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If we weren’t here in my virtual bar tonight, but were meeting in real life, where would you be taking me for a night out?

Probably to my local village pub, sitting near the open fire and having a bar meal of some description. Not very rock n roll, I know.

Well, since in front of the fire in my local is one of my favourite places, I’m not going to argue with you! If you could invite two famous people, one male and one female, alive or dead, along on our night out, who would we be drinking with?

Wow, what a question! Let’s see … I think I’d ask Rik Mayall, who I hope would be equally hilarious and outrageous as he always appeared. My other guest would be someone like Sophia Loren, although I’m not sure what she’d make of Rik! 

I loved Rik Mayall so much. I rewatched The New Statesman recently and it genius and also scarily realistic now! So, now we’re settled, tell me what you are up to at the moment. How and why did you start it and where do you want it to go?

So, at the moment, I’m very much juggling different projects. I have two books, both historical dual-timelines, which are at different stages of the editing process and I’m expecting edits to come in from those any time now. I’ve got an idea for a new historical book which I’m running by my agent and editor and I’m also working on a short story for readers. I’m planning on using the short story as a giveaway for existing and new sign ups to my newsletter.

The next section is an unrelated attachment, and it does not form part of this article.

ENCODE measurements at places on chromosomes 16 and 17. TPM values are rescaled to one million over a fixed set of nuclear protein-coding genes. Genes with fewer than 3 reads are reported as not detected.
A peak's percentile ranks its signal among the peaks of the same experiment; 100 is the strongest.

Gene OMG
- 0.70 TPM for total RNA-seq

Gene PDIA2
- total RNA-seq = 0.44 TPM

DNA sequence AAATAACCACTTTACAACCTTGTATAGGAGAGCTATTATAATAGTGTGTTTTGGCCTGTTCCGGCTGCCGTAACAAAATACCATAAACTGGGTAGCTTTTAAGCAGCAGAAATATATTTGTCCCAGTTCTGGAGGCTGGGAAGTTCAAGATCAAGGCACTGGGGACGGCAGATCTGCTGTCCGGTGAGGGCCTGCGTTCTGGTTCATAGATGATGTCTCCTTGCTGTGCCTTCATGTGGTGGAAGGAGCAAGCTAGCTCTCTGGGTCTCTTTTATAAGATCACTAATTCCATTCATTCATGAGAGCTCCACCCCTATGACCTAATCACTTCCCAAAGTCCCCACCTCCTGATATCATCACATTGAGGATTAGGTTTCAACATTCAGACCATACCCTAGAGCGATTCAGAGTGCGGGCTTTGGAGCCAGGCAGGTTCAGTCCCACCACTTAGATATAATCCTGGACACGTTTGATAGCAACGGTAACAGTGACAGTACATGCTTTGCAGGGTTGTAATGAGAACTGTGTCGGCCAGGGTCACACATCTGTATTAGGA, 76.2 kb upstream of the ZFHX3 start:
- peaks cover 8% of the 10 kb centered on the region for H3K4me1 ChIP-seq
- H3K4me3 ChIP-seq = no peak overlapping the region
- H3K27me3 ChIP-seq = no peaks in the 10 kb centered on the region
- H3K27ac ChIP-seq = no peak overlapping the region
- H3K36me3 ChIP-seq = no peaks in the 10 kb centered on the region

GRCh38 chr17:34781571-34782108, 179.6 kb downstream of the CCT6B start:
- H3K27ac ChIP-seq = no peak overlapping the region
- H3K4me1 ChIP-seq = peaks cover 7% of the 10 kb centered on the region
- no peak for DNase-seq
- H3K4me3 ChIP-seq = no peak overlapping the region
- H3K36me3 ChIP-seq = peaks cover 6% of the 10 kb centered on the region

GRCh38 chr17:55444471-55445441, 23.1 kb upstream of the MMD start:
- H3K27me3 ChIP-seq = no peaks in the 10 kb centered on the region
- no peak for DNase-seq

What has been your proudest moment since you started writing and what has been your biggest challenge?

The proudest moment was when one of my books went to Number 1 in the whole of the UK Amazon chart and Number 3 in the whole of the US Amazon chart. It was a bit overwhelming at the time but when I look back, I’m really proud of that achievement.  The biggest challenge has been then trying to keep everything in perspective with the books that followed and not to get hung up on whether the next book is as good, sells as many copies, gets as many reviews etc. 

What is the one big thing you’d like to achieve in your chosen arena? Be as ambitious as you like, its just us talking after all!

I used to have a list of things I wanted to achieve pinned by the side of my computer, but over the years, my goals have changed and I don’t have that list anymore. I used to want to be a Sunday Times Bestseller and, I guess, to a degree, that still remains a dream. However, I have different types of things I want to achieve and, at the moment, that is to have a good work/life balance. 

What are have planned that you are really excited about?

I have a new book coming out in July called Beyond A Broken Sky. I really enjoyed writing this one. I can’t wait to be able to share the story. It’s another historical dual-timeline where we meet Rhoda Sullivan who is restoring a stained-glass window of a church which has an unusual backstory and a mystery to be solved. The mystery dates back to wartime England and Italian POWs in Somerset.

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I love to travel, and I’m currently drawing up a bucket list of things I’d like to do in the future. Where is your favourite place that you’ve been and what do you have at the top of your bucket list?

My favourite place is France. We have a cottage in Southern Brittany and love to go over there as often as possible. It’s in a very rural and quiet location but not too far to travel for every day needs. We went to Australia a few years ago and I’d love to go back there and explore different parts of the country.